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85 Boston University Law Review 363 (2005)


In the 1930s, a privately owned smelting plant in Trail, Canada was the focus of the most famous case in international environmental law: the Trail Smelter Arbitration. But the subject of that landmark case has not gone away. Over the last seventy years, the Trail smelter dumped millions of tons of mercury, arsenic, and toxic waste into the Columbia River. The dumping's effects have been felt in neighboring Washington State, where the toxic discharges have caused environmental harm. In 2003, the EPA began investigating the Washington border area for designation as a Superfund (CERCLA) site, and controversially demanded that the Trail smelter, which operates solely in Canada, submit to EPA jurisdiction and pay for cleanup costs. In July 2004, a Native American tribe filed a citizen's suit: the first time ever Americans have sued a Canadian company under the U.S. Superfund laws.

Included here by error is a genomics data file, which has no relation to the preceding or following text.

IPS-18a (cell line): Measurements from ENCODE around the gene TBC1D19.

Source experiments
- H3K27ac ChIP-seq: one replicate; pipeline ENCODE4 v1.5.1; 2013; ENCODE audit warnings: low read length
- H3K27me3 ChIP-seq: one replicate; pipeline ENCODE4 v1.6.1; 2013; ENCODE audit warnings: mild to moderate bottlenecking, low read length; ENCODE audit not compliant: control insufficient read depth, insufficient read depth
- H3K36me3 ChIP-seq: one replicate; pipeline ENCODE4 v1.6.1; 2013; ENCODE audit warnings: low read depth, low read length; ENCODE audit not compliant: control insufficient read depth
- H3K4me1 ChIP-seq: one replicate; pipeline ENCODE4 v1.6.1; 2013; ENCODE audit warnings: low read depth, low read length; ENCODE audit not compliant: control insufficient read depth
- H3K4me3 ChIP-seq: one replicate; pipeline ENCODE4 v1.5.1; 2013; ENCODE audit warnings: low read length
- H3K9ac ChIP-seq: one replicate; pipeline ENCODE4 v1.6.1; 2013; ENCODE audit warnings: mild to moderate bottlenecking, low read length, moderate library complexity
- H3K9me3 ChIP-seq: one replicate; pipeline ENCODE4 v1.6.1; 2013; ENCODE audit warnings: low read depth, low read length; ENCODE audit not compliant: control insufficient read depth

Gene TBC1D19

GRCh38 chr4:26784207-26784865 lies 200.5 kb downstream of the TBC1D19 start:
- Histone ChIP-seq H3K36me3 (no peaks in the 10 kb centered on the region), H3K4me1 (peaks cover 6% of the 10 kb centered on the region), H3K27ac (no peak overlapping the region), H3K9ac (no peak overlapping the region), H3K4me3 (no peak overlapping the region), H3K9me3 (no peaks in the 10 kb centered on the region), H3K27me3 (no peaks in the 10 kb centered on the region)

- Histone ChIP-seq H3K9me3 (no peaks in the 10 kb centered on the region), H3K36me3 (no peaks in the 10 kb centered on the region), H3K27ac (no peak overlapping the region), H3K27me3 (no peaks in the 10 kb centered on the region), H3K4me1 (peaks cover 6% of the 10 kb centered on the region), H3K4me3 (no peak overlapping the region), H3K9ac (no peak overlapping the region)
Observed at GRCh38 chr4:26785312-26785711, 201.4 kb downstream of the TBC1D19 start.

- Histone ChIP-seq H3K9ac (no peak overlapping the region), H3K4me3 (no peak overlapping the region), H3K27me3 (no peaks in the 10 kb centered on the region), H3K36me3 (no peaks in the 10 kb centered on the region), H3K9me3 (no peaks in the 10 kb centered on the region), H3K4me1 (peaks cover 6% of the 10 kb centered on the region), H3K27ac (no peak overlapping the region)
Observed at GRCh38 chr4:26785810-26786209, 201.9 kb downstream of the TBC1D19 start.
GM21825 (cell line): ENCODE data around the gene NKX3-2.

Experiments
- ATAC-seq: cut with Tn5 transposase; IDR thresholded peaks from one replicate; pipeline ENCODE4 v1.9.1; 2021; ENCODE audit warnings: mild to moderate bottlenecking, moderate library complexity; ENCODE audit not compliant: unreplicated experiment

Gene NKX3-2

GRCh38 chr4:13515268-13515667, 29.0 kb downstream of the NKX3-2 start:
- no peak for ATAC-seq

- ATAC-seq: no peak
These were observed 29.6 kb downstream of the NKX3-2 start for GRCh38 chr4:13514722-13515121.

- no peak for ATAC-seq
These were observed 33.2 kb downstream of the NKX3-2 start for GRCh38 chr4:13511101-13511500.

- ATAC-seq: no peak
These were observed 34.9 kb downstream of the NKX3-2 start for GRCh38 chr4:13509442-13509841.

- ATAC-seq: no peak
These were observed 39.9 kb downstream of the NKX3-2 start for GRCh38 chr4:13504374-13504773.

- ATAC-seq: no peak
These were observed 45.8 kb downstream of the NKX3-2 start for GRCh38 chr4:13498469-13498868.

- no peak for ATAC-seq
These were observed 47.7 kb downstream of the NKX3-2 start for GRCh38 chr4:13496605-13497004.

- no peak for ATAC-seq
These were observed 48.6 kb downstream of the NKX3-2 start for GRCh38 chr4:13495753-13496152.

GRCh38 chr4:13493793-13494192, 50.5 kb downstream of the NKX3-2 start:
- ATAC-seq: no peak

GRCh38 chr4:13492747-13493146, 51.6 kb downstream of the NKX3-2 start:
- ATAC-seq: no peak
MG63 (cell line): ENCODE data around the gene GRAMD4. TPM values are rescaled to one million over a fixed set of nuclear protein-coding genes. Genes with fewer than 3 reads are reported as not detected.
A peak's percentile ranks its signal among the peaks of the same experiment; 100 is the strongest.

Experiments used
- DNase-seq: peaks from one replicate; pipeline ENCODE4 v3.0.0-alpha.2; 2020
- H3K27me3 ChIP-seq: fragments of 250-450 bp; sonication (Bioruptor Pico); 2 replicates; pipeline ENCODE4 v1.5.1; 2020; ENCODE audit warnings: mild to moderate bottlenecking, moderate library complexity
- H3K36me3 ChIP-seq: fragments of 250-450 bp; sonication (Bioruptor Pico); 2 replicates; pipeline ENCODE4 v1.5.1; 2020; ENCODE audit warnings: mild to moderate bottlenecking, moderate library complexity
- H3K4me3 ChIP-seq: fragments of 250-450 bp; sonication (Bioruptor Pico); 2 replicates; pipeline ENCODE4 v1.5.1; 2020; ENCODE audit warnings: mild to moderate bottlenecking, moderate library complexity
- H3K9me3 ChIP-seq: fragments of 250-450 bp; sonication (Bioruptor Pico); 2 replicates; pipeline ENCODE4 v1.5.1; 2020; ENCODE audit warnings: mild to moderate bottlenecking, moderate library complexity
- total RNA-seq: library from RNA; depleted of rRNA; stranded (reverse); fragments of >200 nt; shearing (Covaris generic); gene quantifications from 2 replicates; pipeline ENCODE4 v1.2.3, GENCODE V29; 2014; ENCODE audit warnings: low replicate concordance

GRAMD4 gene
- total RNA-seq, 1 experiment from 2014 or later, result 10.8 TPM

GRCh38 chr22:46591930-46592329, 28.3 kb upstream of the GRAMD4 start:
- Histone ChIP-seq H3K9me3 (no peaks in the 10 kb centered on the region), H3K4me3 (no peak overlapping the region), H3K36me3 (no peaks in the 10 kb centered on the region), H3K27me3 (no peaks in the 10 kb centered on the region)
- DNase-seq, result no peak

This article explores the United States's unprecedented attempt to apply its Superfund laws extraterritorially and to use domestic courts to resolve U.S.-Canadian transboundary water pollution disputes. In recent years, traditional barriers to relief in domestic courts have vanished. But using U.S. courts to solve international disputes is problematic for a variety of reasons. If transboundary disputes can not be solved diplomatically, the U.S. and Canada would be wise to resolve their transboundary pollution problems through international arbitration. This article analyzes the limitation of domestic law, and argues that the 1909 Boundary Waters Treaty and the landmark Trail Smelter Arbitration provides an appropriate framework to do so successfully.